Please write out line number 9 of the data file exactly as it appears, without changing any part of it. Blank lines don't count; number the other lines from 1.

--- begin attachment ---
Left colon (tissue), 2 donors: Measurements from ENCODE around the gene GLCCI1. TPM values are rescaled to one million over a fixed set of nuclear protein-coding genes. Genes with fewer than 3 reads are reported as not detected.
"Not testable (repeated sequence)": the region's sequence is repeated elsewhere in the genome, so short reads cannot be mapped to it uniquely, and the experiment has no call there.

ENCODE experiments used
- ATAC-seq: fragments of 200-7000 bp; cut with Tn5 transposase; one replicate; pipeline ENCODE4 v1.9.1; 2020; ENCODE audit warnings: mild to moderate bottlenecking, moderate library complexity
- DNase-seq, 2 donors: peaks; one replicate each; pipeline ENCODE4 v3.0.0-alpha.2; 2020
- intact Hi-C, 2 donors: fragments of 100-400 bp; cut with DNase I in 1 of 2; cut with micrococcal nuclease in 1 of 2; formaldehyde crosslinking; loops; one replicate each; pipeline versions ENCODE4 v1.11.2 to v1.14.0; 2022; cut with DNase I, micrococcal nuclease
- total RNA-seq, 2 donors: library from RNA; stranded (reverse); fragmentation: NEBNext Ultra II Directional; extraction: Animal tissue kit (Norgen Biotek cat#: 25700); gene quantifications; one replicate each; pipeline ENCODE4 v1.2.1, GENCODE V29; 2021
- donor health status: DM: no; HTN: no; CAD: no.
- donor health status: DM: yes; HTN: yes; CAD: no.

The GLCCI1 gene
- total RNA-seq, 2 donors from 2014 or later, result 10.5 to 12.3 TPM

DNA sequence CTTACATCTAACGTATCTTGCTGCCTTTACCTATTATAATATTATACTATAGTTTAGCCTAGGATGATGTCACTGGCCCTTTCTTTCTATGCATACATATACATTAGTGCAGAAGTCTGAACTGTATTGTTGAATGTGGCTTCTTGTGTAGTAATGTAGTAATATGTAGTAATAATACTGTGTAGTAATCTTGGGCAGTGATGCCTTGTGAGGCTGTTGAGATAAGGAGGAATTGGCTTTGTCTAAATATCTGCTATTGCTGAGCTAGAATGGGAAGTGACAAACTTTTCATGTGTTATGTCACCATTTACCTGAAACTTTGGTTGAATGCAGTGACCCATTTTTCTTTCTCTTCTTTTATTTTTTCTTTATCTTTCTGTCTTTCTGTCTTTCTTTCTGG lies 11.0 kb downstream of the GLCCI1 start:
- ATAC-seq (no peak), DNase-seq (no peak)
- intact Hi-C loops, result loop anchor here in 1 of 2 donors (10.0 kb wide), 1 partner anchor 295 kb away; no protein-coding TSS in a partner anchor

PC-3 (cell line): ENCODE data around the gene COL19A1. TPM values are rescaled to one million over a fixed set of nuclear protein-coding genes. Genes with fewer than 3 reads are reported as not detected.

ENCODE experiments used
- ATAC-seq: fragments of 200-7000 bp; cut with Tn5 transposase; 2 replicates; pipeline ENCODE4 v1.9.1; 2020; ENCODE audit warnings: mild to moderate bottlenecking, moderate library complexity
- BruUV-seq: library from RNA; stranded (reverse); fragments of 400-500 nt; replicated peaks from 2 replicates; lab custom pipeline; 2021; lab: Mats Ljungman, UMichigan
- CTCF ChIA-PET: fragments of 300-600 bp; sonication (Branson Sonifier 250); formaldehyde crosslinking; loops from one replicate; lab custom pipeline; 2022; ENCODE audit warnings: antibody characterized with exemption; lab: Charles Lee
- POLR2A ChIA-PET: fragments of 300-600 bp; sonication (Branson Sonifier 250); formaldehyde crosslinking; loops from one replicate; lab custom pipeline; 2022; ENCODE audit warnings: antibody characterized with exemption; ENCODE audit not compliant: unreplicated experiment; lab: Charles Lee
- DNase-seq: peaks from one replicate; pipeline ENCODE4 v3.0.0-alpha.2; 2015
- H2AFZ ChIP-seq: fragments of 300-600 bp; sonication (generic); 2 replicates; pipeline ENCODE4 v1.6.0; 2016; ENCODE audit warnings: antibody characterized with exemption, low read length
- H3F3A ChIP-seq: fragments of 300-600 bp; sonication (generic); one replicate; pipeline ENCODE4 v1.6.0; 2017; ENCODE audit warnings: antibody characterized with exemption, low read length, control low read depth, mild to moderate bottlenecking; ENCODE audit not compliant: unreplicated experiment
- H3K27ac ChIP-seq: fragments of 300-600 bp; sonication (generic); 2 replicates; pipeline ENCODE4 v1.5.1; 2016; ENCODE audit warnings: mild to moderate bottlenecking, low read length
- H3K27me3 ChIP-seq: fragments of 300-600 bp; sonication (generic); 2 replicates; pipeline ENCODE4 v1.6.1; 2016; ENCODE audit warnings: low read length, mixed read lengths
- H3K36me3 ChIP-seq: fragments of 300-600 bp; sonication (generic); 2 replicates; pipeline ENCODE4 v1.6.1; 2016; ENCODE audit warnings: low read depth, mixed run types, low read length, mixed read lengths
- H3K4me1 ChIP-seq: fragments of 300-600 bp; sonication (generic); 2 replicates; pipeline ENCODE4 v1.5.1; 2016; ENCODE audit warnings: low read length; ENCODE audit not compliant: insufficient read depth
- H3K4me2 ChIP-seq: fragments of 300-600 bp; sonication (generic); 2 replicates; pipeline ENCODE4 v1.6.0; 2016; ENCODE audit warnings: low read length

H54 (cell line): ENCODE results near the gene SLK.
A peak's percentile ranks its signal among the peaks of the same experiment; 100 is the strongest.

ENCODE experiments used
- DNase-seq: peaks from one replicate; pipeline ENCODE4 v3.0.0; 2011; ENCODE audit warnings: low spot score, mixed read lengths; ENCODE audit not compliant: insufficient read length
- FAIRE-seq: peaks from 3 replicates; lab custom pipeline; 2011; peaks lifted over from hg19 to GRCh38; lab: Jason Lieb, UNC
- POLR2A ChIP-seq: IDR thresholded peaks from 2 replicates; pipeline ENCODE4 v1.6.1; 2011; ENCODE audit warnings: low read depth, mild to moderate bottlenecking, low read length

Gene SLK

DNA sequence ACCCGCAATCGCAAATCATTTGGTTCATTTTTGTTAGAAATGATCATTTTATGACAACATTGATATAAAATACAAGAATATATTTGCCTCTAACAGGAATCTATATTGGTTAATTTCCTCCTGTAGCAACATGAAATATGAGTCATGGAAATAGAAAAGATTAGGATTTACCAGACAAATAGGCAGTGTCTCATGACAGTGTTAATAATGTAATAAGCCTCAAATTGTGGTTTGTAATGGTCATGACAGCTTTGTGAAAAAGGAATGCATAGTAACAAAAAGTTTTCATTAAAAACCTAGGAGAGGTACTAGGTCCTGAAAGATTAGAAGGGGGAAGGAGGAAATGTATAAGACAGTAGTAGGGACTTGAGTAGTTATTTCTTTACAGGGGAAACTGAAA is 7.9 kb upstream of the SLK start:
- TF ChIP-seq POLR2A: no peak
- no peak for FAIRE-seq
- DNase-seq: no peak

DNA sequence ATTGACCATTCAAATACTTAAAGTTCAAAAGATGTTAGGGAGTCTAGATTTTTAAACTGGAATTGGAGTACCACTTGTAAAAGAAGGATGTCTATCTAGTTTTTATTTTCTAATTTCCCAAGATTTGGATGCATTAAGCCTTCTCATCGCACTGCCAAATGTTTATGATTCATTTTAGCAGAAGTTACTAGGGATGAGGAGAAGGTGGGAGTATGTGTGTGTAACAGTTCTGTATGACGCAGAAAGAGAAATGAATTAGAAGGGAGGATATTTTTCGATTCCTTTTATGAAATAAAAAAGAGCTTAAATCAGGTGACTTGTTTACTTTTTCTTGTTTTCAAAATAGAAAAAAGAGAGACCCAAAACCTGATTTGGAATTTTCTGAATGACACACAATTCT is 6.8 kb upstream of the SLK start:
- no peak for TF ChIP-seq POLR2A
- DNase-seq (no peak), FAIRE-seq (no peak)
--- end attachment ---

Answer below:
- donor health status: DM: yes; HTN: yes; CAD: no.